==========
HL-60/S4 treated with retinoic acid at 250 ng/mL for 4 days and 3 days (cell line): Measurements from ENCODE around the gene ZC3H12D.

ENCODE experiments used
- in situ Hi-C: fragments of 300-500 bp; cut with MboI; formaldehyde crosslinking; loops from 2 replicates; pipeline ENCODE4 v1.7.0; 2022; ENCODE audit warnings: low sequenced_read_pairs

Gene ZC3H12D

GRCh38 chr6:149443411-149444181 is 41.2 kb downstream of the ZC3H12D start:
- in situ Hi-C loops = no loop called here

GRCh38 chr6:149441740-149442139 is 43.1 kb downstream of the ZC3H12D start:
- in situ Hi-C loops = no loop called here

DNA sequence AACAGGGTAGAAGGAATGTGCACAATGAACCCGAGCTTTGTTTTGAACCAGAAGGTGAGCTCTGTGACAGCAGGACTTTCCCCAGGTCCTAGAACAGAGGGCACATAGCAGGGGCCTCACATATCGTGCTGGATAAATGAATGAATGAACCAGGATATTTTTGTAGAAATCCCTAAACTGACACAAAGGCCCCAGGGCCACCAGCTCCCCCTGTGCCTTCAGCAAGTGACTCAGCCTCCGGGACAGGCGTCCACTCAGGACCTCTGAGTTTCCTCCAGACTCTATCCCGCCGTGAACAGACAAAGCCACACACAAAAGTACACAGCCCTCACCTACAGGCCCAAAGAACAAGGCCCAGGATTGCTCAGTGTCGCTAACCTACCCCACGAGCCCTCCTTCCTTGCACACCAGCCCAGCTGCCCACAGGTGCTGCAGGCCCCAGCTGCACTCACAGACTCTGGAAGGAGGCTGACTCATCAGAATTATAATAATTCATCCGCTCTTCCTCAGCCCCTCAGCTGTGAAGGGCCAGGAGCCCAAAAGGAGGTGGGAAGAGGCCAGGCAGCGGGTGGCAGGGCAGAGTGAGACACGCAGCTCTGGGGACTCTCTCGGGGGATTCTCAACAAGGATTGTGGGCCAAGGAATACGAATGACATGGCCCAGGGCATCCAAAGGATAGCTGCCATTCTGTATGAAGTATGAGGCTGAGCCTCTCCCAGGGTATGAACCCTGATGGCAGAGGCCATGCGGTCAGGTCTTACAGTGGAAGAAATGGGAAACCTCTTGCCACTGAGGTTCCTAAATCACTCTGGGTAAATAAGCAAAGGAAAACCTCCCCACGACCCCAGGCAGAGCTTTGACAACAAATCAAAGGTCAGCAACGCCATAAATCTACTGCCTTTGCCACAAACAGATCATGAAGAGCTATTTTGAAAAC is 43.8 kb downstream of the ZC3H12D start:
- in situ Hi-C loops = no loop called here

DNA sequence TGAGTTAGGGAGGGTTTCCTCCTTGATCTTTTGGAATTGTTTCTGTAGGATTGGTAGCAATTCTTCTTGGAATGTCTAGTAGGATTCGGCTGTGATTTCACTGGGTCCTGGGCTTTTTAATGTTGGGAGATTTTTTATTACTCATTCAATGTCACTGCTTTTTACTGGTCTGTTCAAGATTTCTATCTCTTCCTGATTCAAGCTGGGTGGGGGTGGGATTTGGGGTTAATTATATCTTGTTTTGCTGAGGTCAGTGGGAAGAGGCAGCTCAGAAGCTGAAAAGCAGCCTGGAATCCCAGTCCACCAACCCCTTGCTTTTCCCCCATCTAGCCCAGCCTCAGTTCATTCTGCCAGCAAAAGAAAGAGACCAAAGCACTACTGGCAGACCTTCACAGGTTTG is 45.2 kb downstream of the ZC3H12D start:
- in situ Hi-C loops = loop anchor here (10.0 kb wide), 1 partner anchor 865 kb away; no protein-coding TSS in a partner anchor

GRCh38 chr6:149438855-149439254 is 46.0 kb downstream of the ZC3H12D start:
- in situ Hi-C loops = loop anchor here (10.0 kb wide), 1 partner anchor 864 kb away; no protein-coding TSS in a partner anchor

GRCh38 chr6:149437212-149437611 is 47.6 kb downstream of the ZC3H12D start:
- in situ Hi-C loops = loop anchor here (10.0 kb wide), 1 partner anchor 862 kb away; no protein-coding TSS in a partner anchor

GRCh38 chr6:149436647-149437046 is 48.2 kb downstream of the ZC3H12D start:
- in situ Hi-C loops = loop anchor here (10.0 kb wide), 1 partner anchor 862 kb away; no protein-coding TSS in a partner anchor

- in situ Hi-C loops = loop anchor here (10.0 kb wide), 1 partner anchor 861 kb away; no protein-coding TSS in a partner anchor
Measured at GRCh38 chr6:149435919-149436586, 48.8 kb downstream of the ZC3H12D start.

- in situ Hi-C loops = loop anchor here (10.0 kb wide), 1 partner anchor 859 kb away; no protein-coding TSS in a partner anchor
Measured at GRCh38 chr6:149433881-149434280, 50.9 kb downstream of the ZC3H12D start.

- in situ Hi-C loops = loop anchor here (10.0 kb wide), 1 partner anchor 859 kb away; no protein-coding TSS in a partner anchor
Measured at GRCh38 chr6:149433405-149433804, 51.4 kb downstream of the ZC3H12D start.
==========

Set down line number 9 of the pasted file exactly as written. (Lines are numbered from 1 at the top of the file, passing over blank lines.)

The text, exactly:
DNA sequence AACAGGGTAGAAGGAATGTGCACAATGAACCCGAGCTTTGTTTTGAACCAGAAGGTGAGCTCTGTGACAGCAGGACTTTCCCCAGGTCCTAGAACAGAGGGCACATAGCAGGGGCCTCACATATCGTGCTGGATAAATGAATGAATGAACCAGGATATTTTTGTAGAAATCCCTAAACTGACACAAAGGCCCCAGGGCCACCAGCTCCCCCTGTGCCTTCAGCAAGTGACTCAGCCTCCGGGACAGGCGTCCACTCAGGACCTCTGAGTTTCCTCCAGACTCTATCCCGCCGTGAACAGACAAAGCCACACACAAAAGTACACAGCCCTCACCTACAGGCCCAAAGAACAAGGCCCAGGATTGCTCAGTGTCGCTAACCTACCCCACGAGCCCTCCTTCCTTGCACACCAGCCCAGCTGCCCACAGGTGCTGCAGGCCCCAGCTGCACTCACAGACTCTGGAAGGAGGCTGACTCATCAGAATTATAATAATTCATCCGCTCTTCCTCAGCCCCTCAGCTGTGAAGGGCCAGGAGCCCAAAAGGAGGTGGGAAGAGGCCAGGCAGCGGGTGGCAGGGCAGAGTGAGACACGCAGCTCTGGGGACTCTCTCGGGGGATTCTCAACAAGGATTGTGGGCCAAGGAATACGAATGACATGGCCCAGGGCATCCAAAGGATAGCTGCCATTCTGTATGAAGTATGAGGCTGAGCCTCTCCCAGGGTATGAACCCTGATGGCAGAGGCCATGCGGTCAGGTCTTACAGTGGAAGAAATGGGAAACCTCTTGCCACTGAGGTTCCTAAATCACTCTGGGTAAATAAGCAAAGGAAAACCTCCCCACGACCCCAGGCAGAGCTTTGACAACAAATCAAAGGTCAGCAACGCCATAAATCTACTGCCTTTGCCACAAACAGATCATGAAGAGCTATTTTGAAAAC is 43.8 kb downstream of the ZC3H12D start: